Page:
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Money Buys Freedom for Albanians

Serbian human rights activists accuse judges and lawyers of profiting from imprisoned Albanians.
By Vlado Mares

Kosovo Albanians allege they have to pay Serb judges and lawyers to buy the release of their relatives held in Serbian prisons since the Kosovo war.


According to the International Crisis Group, many prisoners' families have been effectively ransomed by Serbian lawyers. Reports suggest that Albanians are paying lawyers between 10,000 and 50,000 German marks to free detained relatives.


A family from the Drenica region in Kosovo said they were recently quoted 15,000 German marks to buy the freedom of their cousin, taken with hundreds of other Albanians when the Serb army and police withdrew from Kosovo in 1999.The family does not have the funds and has appealed to fellow villagers to help them raise the money.


Albanians are having to resort to bribes because of Belgrade's reluctance to release the detainees who, some believe, have effectively become hostages. There's little the international community can do as the Kumanovo agreement which ended the war in Kosovo failed to address the fate of prisoners.


There is no independent data on the number of Albanians in Serbian prisons, or on how many have been released so far. In April, Serbia's Justice Minister, Dragoljub Jankovic, told journalists that 1,071 people had been freed from 31 prisons, but around 960 Albanians were still being held.


Many do not even know what charges they face. Under outside pressure, Serbia's courts earlier this year began to process dozens of cases, sentencing prisoners to lengthy jail terms - a move severely criticised by the international community. In May, 143 ethnic Albanians were convicted on terrorism charges, receiving prison sentences of between 7 to 13 years.


But Albanian political analysts believe the Belgrade authorities have recently begun to change their approach, in an apparent effort to show themselves in a more tolerant light. They say prisoners charged with terrorism are being sentenced to the exact time they have already spent in jail and promptly released.


In a recent case in Pozarevac, the so-called Orahovac group of 24 Albanians were each sentenced to two years in prison for terrorism and hostile activities. They were charged with barricading the Bela Crkva-Orahovac road on 18 July 1998, when the Serbs said shots were fired, killing a policeman and wounding others.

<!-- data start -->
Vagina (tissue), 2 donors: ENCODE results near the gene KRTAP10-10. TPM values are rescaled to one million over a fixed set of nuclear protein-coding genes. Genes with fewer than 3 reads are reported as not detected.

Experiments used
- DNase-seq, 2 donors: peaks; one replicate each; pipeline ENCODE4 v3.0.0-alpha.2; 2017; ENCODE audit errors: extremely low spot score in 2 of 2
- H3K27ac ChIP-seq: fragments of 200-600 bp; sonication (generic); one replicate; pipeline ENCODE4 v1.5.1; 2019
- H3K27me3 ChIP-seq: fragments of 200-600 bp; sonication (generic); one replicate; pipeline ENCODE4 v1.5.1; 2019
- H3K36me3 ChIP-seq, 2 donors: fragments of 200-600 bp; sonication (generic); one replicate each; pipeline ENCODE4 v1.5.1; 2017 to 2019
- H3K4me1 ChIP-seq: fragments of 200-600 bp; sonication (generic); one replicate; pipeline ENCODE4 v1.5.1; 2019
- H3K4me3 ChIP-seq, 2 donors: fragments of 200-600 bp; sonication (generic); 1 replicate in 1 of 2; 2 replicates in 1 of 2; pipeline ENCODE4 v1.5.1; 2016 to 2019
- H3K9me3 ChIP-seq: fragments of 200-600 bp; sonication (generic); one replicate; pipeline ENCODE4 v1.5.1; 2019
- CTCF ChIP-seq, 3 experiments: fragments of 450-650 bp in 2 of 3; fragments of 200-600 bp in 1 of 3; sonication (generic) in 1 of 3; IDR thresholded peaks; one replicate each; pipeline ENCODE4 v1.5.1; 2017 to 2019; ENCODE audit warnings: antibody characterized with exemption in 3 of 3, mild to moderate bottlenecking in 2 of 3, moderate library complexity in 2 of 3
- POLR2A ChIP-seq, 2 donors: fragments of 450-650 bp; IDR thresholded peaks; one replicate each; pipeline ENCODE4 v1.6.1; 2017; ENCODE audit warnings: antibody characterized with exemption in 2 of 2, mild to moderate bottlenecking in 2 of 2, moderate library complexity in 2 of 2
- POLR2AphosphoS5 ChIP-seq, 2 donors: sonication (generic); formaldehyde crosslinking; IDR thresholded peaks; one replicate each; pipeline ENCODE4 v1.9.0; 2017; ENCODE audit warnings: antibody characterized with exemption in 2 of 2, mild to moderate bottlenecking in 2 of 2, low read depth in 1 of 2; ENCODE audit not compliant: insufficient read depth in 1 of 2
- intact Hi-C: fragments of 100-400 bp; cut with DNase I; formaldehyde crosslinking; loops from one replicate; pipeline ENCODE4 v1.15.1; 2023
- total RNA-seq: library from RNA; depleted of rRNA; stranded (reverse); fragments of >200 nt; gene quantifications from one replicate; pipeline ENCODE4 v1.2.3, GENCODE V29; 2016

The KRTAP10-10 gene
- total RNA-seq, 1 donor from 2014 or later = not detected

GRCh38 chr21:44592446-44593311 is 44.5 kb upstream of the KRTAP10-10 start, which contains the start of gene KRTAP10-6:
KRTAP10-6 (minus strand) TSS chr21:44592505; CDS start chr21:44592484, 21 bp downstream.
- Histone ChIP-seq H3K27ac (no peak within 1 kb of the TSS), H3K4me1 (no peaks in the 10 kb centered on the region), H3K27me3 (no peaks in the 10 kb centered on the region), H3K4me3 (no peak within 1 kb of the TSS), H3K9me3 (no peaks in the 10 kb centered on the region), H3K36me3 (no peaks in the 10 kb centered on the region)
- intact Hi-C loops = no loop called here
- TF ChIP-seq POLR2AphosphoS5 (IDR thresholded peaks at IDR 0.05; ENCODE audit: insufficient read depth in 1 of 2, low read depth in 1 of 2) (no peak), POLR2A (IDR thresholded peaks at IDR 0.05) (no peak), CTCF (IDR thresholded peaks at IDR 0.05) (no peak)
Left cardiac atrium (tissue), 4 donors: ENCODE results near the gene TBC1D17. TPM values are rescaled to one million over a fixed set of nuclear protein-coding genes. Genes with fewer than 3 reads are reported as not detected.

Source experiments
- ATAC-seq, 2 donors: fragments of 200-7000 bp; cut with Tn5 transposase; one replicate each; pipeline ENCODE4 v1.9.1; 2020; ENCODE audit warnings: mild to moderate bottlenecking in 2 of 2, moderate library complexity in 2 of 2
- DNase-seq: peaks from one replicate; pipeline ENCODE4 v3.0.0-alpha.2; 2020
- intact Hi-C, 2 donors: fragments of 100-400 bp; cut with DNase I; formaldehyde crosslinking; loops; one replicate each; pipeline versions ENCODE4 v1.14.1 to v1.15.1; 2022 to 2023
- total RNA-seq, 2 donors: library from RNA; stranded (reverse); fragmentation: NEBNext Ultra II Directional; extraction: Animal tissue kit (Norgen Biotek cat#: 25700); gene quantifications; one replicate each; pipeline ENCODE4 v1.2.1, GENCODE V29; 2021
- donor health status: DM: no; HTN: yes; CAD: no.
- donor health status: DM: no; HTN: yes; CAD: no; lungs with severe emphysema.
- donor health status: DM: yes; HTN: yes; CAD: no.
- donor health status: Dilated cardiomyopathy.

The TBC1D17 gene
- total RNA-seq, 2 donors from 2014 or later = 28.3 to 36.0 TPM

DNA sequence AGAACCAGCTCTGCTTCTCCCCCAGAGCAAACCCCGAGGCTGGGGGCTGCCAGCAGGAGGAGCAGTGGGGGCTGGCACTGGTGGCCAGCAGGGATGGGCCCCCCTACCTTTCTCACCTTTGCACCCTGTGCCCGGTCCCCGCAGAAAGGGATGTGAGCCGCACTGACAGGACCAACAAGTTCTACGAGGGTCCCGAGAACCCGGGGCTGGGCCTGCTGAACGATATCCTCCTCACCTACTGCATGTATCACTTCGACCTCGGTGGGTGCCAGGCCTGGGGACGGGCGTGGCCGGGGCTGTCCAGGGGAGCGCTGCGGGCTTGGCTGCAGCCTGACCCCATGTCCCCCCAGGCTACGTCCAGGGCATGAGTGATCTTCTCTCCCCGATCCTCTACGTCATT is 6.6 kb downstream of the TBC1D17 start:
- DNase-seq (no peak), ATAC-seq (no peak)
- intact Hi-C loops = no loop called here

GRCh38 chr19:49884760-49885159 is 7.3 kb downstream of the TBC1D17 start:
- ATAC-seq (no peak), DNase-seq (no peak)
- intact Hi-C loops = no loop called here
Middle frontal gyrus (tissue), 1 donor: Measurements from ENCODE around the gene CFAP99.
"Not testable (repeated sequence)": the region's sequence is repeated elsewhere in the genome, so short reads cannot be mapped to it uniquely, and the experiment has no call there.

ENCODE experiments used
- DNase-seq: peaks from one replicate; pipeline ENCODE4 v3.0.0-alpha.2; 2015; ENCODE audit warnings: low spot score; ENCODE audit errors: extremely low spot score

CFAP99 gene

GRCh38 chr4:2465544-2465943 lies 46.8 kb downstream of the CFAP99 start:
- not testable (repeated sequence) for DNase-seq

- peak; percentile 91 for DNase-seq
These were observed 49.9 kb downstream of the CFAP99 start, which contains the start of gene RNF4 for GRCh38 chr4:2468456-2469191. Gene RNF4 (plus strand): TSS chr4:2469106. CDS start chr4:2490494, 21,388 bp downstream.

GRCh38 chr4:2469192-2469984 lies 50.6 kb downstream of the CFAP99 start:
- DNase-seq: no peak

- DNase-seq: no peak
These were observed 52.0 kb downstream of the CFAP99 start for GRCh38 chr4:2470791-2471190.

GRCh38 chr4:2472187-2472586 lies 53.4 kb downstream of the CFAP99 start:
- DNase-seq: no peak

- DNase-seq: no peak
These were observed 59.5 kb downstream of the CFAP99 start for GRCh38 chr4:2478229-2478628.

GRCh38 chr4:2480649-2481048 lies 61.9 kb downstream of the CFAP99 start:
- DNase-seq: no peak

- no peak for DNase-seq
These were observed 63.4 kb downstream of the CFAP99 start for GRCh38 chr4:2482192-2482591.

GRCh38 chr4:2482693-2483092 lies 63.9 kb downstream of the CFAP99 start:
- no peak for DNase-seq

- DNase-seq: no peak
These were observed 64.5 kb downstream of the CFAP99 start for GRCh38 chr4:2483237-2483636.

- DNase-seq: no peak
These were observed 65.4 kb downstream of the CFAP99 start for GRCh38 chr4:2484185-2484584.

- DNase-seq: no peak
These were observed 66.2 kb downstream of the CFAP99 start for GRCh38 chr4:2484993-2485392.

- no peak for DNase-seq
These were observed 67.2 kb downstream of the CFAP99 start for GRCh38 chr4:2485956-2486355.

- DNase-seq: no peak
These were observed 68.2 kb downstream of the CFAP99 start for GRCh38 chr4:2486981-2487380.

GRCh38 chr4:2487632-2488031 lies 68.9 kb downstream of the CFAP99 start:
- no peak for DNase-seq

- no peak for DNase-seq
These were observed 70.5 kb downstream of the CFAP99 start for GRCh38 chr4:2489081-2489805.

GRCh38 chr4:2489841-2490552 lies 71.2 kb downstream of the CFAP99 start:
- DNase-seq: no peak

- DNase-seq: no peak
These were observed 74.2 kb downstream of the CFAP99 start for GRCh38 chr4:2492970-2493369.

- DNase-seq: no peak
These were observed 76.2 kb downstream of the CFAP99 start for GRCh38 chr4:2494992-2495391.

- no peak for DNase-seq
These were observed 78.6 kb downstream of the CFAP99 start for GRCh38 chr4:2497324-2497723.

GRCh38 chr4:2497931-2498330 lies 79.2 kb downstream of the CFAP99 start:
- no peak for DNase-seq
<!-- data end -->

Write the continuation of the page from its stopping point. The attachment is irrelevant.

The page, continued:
Despite the gravity of the charge, the Albanians were released three days after judgment on July 21, when their two-year sentences came to an end.


In some cases, money is clearly changing hands. Pristina's "Dita" reported on July 22 that 27 Albanians had been released from jails in Sremska Mitrovica and Nis, at a cost of 10,000 German marks each.


Natasa Kandic, Director of the Belgrade Humanitarian Law Centre, said recently that the release of Albanians was a result of background diplomatic pressure.


She warned though that there were a number of lawyers and judges making large amounts out of the imprisoned Albanians.


Albanian families are said to get in touch with local lawyers with good legal connections in Serbia. It's thought the local lawyer establishes a price to cover his fee, that of the lawyer in Serbia and a sum for the judge who is to order the release. The cost is said to vary according to the importance of the prisoner, the wealth of his family or the gravity of the act he is charged with.


Albanians say such bribery existed long before the NATO intervention. They say judges, defendants, lawyers and clients all know exactly how the system works.


Gordana Igric is IWPR's Balkans Editor and Vlado Mares is a regular IWPR contributor


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